Shure True Wireless Secure Fit Adapter Gen 2 Review

Shure main

Shure is mainly known for developing all kinds of pro audio gear, like headphones, mic, and other accessories. Their growing library of IEMs in the SE and AONIC series has proved useful for performers, sound mixers, and even the casual listener looking for an accurate representation of their music. With the True Wireless Secure Fit Adapter, there is an appeal to Shure’s casual base, providing an accessory meant for those who wish for the Shure experience without the cables. For $189, does the experience using the Secure Fit adapter hamper the sound signature, or is it everyday usability enough to warrant its value.

Shure charging

What You Get

  • 1 – RMCE-TW2 Wireless Adapter Set
  • 1 – Charging case
  • 1 – Micro-USB-C Charging Cable

Shure Single

Look and Feel

There’s a specific style that Shure sticks to with their wireless accessories, and this isn’t the first time dabbling into true wireless. Some True wireless adapters have bulky designs, but here the aesthetic is sleek and fitting for Shure’s selection. You get a classic ear loop, with the circular body at the end, which is where you’ll find the adapter’s controls. This part of the device is sizable, but not unfavorable to the level of comfort the Secure Fit delivers. These are called Secure Fit for a reason after all, and they definitely live up to their name. They are barely noticeable when worn around your ear, with the only difference depending on what IEM’s you choose to use with them.

I also want to mention the charging case, which is unique in being a zipper case. The case is the perfect size for a coat pocket, and its interior will also fit naturally with any Shure IEMs you might be using with it. Any IEM could potentially fit for that matter, provided they use the MMCX connectors of course.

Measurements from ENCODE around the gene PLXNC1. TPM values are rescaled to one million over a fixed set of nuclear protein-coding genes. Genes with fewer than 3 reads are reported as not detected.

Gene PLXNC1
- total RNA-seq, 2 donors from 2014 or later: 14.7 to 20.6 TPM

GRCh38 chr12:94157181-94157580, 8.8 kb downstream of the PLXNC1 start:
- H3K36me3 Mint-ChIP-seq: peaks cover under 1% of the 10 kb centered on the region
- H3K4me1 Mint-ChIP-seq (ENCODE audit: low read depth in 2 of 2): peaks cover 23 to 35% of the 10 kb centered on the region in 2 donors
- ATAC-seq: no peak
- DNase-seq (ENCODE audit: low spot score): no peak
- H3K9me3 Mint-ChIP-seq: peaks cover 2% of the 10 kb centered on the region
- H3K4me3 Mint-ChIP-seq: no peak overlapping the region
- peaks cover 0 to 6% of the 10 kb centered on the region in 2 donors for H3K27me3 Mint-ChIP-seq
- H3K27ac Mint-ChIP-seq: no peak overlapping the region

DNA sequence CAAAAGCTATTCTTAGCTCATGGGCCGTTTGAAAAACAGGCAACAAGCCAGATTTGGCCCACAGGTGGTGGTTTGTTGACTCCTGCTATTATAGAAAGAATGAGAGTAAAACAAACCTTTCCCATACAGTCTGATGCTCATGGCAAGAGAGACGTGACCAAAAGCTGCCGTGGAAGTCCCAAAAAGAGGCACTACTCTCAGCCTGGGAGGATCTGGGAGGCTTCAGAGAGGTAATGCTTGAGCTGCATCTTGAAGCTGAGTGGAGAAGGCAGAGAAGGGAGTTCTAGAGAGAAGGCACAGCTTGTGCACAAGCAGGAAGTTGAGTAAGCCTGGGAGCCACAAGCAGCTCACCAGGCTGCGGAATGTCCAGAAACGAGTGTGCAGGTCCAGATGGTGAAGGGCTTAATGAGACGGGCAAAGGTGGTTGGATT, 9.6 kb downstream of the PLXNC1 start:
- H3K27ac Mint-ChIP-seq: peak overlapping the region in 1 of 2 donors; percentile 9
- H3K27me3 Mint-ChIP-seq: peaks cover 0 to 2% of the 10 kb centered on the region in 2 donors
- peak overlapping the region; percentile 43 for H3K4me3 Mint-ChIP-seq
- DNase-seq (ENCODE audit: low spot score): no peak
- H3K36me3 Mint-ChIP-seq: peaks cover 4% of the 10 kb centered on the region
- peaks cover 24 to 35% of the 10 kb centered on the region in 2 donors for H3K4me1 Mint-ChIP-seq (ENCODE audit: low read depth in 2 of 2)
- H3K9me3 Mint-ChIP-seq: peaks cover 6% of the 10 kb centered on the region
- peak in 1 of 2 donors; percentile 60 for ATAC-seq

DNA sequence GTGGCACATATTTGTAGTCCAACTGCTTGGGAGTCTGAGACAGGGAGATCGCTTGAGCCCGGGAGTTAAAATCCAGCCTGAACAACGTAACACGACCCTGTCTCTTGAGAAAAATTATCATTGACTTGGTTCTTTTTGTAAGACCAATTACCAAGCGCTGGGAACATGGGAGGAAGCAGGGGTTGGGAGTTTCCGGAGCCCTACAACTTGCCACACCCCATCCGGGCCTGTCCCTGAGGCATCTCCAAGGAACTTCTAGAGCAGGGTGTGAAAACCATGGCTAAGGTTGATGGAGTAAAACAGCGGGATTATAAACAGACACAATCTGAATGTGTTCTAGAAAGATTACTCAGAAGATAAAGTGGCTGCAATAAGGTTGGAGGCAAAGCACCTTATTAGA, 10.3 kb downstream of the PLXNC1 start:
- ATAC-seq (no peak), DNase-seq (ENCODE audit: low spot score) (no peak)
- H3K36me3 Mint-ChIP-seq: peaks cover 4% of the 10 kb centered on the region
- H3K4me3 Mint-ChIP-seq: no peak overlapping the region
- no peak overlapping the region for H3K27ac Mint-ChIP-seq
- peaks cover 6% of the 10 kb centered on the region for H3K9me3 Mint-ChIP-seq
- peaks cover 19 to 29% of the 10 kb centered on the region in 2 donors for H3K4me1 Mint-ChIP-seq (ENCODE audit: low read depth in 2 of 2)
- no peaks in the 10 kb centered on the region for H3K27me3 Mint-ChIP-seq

Shure case closed

Design and Functionality

The Secure Fit functions as any true wireless product just without the housing and driver. Most of its ability lies within Shure’s companion app, which houses a variety of features that control how the Secure Fit operates. Instead of a touch-sensitive interface, the Secure Fit opts for traditional buttons which are very responsive after a short delay that naturally fades your music in and out. Every sequence of presses activates a different action, and are completely customizable within the Play app, including environmental mode activation, voice assistant, and even EQ toggle. When answering phone calls, the adapters go right into their mode where you can pick up the phone with just a single press on either side.

In terms of Bluetooth capabilities, the Secure Fit supports multiple CODECs, including Qualcomm aptX, AAC, and SBC. You can get up to 30 feet of range, and shouldn’t experience any dropout or imbalance between channels. Battery life should also last you around eight hours, with three additional charges from the case adding up to about 32 hours of playtime.

Shure with SE215

Sound Quality

With most true wireless adapters such as the Secure Fit, it is easy to accept that you won’t be hearing everything your IEMs have to offer. However, they still do their best to provide a listening experience that still allows you to enjoy their sound signature as a quality of life improvement. Even though cables can make a difference when it comes to texture and fidelity, some listeners just want to enjoy their music without having to connect a cable. This rings true especially now that most smartphones don’t even carry headphone jacks anymore. So, the options for mobile IEM listening are either wireless adapters like the Secure Fit or DAC adapters.